Supervised injection facility use and exposure to violence among a cohort of people who inject drugs: A gender-based analysis.

Int J Drug Policy. 2020 Mar 19;78:102692

Authors: Kennedy MC, Hayashi K, Milloy MJ, Boyd J, Wood E, Kerr T

Abstract
BACKGROUND: Supervised injection facilities (SIFs) have been established in many settings, in part to reduce risks associated with injecting in public, including exposure to violence. However, the relationship between SIF use and experiencing violence has not yet been thoroughly evaluated. We sought to longitudinally examine the gender-specific relationship between SIF use and exposure to violence among people who inject drugs (PWID) in a Canadian setting.
METHODS: Data were drawn from two prospective cohort studies of PWID in Vancouver, Canada, between December 2005 and December 2016. Semi-annually, participants completed questionnaires that elicited data concerning sociodemographic characteristics, behavioural patterns, violent encounters and health service utilization. We used multivariable generalized estimating equations (GEE) to estimate the independent association between exclusively injecting drugs at a SIF and experiencing physical or sexual violence among men and women PWID, respectively.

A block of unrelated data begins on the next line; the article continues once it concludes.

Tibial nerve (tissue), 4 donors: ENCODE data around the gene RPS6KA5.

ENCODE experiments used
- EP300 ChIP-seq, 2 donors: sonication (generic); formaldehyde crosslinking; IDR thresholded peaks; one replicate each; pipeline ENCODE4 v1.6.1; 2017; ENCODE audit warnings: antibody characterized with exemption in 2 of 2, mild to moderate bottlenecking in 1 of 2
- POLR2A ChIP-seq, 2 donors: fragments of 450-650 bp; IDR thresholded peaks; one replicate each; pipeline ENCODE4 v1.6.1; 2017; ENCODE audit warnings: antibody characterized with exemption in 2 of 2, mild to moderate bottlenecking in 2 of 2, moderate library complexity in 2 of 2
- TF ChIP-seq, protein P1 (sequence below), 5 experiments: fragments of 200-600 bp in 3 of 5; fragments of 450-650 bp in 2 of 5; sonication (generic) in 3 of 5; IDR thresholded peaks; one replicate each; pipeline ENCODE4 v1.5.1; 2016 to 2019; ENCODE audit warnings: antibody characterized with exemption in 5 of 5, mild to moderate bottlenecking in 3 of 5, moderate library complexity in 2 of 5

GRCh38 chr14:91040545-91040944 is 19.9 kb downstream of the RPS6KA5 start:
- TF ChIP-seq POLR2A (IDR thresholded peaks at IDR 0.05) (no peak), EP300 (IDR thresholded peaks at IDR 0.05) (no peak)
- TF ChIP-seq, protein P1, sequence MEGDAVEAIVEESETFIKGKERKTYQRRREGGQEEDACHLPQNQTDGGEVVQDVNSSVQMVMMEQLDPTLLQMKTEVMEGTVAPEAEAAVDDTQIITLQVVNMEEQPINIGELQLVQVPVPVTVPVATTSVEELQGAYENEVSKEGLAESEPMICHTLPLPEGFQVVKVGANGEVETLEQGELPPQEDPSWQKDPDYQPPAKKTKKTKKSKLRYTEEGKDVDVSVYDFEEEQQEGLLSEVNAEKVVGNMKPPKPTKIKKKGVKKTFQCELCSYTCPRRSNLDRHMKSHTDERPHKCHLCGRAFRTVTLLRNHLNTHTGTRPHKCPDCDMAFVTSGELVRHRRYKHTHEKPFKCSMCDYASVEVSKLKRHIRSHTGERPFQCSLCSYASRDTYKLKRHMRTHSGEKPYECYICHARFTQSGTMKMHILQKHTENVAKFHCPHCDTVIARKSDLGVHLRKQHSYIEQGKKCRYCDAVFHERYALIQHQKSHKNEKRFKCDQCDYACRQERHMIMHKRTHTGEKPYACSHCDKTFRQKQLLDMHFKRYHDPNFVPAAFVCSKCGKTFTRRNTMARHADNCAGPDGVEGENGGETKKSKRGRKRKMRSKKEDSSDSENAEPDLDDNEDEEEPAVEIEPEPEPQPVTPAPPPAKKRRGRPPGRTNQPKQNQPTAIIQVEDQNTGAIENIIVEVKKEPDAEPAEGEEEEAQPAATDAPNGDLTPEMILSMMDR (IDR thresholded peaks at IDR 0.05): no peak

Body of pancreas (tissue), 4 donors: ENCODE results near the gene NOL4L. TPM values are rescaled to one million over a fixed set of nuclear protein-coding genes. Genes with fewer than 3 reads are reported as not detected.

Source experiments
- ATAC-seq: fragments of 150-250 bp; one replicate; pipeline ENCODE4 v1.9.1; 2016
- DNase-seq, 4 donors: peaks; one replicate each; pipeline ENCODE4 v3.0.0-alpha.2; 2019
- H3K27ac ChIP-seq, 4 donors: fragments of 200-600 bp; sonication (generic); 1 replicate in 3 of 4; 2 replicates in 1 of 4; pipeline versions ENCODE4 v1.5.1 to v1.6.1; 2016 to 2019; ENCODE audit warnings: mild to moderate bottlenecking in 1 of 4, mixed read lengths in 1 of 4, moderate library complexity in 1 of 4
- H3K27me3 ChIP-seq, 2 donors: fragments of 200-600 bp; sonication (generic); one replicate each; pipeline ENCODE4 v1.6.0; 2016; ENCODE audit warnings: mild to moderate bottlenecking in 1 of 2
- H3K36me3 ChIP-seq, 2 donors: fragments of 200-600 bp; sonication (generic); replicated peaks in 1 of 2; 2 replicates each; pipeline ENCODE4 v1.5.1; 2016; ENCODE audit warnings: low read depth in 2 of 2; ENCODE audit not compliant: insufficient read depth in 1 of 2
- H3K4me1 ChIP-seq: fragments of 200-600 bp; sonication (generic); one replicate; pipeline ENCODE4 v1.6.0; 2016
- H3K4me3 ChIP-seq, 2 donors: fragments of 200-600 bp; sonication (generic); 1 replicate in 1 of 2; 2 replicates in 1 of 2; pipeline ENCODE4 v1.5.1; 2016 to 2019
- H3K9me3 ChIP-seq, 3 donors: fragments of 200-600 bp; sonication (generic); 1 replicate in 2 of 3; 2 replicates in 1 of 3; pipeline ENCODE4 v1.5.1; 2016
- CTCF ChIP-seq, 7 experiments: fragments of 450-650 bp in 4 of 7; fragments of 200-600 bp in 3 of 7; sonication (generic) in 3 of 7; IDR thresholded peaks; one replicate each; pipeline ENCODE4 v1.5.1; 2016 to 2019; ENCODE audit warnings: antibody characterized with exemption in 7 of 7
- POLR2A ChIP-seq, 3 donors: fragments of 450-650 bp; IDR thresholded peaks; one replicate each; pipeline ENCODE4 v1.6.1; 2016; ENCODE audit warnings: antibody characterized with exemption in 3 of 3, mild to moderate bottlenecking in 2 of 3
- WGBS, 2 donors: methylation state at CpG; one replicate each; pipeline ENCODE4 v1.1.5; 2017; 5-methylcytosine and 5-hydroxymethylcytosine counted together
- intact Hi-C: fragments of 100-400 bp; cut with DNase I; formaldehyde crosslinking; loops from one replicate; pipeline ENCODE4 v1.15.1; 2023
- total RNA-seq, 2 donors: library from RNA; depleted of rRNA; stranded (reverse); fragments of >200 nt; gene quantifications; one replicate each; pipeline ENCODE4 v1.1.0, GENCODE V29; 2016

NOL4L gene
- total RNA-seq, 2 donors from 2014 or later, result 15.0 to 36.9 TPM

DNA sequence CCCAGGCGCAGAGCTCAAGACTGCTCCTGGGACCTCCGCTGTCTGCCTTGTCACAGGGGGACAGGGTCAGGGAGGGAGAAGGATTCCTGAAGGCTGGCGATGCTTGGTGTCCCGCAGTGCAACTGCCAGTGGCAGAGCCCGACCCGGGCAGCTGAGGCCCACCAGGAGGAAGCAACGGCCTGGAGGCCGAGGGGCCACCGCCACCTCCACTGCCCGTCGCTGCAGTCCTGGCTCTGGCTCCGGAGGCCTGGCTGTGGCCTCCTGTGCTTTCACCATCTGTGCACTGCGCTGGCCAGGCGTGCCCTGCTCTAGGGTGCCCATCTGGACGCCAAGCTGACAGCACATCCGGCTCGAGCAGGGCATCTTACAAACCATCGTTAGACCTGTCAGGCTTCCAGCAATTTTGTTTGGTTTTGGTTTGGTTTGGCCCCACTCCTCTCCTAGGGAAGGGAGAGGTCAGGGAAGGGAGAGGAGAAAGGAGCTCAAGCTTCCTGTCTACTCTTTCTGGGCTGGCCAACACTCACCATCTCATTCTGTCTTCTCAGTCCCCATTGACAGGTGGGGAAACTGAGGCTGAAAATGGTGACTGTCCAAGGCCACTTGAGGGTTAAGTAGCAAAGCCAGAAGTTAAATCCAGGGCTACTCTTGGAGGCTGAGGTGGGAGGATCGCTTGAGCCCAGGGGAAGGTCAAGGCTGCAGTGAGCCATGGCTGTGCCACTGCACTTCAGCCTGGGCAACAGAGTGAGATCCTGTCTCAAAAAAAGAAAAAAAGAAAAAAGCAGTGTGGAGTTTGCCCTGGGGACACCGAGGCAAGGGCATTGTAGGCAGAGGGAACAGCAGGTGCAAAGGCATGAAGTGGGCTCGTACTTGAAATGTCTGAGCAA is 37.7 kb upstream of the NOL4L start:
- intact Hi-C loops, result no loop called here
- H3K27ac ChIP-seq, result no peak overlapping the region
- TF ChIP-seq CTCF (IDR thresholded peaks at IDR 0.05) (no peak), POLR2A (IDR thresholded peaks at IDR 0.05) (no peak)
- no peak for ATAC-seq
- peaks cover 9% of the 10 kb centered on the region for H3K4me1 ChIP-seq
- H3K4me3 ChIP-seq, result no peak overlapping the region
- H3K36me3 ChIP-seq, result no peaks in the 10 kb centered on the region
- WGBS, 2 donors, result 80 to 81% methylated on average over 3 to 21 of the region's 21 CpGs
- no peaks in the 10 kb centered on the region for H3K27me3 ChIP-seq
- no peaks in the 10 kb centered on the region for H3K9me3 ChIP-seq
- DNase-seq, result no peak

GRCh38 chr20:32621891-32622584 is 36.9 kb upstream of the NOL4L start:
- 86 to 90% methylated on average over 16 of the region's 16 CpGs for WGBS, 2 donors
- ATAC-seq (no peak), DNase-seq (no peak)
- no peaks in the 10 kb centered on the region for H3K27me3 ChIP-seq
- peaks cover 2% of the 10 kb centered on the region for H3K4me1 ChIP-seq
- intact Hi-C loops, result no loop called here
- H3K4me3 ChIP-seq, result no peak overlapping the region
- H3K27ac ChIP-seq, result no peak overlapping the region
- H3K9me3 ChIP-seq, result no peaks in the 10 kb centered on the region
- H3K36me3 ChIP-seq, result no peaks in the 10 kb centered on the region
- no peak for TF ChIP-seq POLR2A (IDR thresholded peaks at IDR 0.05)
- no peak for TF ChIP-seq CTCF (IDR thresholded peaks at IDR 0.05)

RESULTS: Of 1930 PWID followed for a median of four years, 679 (35.2%) were women and the median age was 41 years at baseline. In total, 353 (52.0%) women and 694 (55.5%) men reported experiencing at least one incident of violence during follow-up. In multivariable analyses, exclusive SIF use was associated with decreased odds of experiencing violence among men after adjusting for potential confounders (Adjusted Odds Ratio [AOR] = 0.64; 95% confidence interval [CI]: 0.46-0.89). Exclusive SIF use was not significantly associated with experiencing violence among women in adjusted analyses (AOR = 0.97; 95% CI: 0.57-1.66).
CONCLUSION: In light of the recent expansion of SIFs in Canada, our finding of a protective association between exclusive SIF use and exposure to violence among men is encouraging. The fact that we did not observe a significant association between SIF use and experiencing violence among women highlights the need for social-structural interventions that are more responsive to the specific needs of women PWID in relation to violence prevention.

PMID: 32200269 [PubMed – as supplied by publisher]


Source: ncbi 2

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